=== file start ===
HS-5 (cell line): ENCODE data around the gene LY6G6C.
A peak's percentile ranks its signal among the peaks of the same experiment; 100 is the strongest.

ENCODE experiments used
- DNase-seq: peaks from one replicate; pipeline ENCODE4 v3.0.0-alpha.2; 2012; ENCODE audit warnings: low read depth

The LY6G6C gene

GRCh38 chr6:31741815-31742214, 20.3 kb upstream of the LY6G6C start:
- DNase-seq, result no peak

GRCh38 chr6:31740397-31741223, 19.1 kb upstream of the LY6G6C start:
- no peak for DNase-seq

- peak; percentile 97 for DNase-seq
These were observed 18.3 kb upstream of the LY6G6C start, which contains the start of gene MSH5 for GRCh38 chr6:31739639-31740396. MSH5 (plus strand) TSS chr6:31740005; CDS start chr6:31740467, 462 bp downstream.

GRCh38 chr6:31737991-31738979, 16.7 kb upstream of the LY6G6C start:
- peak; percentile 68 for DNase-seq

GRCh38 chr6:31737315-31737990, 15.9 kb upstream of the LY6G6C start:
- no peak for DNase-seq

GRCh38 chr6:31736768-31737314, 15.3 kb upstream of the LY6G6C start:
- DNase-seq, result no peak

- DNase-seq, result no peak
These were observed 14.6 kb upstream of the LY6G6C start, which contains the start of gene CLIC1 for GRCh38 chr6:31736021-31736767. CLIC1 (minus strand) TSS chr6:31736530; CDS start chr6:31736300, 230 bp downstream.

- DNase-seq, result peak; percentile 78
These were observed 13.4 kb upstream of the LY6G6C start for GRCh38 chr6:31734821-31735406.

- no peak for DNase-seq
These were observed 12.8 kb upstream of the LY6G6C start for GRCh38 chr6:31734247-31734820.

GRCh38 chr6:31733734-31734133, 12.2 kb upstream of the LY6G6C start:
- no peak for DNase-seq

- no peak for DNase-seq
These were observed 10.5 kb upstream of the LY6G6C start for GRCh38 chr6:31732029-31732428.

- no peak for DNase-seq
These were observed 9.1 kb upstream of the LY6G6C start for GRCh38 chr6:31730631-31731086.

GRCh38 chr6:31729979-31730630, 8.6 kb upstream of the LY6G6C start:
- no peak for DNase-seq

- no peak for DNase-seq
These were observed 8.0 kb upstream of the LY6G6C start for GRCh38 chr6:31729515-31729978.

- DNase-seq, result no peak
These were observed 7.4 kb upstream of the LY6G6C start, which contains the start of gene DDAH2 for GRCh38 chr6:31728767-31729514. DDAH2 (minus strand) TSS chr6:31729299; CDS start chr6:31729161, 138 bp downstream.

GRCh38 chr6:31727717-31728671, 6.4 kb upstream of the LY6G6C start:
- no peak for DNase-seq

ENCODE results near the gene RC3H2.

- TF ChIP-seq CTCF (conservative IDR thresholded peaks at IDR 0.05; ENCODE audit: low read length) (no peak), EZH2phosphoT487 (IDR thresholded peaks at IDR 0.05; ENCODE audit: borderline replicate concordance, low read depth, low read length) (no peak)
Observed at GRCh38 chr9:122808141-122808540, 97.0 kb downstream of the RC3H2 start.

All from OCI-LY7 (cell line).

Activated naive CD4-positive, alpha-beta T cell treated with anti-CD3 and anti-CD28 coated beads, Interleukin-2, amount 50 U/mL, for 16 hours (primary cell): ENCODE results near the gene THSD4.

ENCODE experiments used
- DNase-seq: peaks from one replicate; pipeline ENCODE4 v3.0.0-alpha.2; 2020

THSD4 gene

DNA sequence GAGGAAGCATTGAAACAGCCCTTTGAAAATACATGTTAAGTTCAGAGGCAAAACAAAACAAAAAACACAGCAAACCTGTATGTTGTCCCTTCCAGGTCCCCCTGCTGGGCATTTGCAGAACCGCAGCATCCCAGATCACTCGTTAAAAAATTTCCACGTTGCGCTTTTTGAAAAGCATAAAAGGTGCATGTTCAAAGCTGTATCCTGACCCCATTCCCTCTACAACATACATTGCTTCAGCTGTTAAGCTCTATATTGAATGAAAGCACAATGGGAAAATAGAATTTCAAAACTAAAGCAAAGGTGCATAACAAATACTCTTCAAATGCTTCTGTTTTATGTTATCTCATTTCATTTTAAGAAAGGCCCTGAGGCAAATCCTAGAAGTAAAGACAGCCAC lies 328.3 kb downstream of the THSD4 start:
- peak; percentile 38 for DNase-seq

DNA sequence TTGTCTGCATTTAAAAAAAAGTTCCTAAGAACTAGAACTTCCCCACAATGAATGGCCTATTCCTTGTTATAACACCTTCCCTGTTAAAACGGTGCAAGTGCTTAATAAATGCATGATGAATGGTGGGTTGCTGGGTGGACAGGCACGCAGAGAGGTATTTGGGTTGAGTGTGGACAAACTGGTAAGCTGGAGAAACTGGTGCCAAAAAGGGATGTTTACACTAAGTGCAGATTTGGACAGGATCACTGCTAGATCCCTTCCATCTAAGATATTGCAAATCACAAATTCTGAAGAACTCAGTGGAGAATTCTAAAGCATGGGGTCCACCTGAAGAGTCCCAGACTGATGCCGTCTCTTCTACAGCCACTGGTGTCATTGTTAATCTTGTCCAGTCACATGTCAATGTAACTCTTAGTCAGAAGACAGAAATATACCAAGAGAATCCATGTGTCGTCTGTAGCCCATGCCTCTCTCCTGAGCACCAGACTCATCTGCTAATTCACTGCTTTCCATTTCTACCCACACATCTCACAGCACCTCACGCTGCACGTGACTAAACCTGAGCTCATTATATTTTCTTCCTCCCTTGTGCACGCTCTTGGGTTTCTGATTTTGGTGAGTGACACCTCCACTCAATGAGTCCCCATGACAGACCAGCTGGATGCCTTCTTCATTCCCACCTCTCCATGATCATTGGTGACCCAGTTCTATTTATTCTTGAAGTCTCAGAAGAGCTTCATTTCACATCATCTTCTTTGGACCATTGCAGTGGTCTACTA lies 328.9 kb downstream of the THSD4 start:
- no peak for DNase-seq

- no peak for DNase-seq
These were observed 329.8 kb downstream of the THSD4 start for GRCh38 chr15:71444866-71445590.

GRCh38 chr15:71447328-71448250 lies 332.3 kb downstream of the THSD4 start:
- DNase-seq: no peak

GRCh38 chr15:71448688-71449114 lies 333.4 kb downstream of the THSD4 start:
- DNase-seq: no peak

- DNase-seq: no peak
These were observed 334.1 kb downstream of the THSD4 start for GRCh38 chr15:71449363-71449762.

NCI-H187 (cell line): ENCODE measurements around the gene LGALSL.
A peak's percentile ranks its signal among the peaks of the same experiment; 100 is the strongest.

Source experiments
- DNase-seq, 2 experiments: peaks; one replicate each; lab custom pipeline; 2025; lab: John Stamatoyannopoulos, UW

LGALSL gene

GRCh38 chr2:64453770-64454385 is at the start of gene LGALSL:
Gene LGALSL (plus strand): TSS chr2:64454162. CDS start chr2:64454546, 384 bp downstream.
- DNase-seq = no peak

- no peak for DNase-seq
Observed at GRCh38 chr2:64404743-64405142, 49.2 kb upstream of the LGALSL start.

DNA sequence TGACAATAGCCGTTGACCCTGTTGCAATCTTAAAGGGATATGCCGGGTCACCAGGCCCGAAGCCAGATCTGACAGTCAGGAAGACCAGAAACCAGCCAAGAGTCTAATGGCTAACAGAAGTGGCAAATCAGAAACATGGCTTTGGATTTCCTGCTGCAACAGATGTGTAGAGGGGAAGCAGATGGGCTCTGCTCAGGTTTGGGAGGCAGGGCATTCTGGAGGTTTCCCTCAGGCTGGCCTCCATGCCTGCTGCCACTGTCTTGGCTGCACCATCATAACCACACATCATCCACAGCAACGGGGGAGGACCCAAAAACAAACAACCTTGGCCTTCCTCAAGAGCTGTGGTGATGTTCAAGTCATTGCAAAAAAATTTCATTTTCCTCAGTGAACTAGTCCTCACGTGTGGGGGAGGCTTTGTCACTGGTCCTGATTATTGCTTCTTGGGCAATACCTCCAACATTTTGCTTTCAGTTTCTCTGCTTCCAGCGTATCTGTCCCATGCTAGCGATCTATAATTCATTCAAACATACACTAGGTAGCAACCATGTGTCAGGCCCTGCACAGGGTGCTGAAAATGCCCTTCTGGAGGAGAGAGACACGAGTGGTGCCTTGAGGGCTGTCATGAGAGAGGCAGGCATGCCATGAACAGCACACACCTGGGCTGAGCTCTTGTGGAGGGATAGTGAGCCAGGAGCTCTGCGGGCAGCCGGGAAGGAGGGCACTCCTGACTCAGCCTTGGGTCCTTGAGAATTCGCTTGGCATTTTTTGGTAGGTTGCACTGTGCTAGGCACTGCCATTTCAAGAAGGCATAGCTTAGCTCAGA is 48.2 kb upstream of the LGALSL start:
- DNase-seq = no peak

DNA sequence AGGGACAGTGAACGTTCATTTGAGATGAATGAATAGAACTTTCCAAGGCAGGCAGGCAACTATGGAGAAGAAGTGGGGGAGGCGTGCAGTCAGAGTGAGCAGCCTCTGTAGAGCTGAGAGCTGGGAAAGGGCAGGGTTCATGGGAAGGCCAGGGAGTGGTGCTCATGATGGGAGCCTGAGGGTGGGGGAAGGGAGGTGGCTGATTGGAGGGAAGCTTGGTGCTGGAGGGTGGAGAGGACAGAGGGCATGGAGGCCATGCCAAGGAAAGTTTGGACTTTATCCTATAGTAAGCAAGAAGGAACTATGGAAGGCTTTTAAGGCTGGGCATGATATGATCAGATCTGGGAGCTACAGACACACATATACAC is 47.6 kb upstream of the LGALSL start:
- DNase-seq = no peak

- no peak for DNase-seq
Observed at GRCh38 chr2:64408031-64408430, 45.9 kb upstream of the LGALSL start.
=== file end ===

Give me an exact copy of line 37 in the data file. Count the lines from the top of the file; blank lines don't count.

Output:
- no peak for DNase-seq